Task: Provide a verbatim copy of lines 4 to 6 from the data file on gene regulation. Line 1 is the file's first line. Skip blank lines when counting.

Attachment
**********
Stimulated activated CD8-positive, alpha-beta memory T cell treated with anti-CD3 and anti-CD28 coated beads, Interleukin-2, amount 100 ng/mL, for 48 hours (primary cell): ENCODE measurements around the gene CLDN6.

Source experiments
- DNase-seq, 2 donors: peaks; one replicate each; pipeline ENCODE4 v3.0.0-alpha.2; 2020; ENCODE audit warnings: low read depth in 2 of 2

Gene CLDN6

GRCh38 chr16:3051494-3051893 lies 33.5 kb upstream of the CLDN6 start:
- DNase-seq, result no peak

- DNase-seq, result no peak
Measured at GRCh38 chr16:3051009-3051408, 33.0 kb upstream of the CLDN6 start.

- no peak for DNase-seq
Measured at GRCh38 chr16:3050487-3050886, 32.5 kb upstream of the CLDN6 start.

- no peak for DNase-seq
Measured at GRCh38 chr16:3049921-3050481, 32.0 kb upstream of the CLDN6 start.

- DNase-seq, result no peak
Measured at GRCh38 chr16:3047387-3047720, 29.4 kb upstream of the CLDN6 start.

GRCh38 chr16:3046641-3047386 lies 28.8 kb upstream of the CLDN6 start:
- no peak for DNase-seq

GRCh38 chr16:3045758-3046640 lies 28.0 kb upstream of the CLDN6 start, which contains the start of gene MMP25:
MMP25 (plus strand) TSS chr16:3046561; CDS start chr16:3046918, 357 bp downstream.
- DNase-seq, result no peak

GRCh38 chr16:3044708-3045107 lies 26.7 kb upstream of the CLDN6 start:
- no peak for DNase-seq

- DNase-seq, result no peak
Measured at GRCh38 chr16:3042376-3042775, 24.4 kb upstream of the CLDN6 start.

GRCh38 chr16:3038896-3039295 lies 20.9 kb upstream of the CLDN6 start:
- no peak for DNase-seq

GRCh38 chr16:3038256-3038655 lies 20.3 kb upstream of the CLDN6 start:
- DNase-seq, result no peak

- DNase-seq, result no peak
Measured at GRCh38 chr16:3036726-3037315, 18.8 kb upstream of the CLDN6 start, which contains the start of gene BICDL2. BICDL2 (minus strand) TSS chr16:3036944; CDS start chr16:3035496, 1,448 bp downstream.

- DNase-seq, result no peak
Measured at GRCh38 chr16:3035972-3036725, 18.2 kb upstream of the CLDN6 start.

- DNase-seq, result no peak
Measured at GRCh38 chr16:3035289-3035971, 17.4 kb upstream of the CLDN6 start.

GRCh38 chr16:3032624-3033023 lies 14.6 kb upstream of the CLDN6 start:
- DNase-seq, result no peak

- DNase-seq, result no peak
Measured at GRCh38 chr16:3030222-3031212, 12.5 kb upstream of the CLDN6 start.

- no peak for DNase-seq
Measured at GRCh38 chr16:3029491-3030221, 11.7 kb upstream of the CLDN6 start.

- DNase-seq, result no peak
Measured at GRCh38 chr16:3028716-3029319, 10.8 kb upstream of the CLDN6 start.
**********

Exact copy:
Gene CLDN6

GRCh38 chr16:3051494-3051893 lies 33.5 kb upstream of the CLDN6 start:
- DNase-seq, result no peak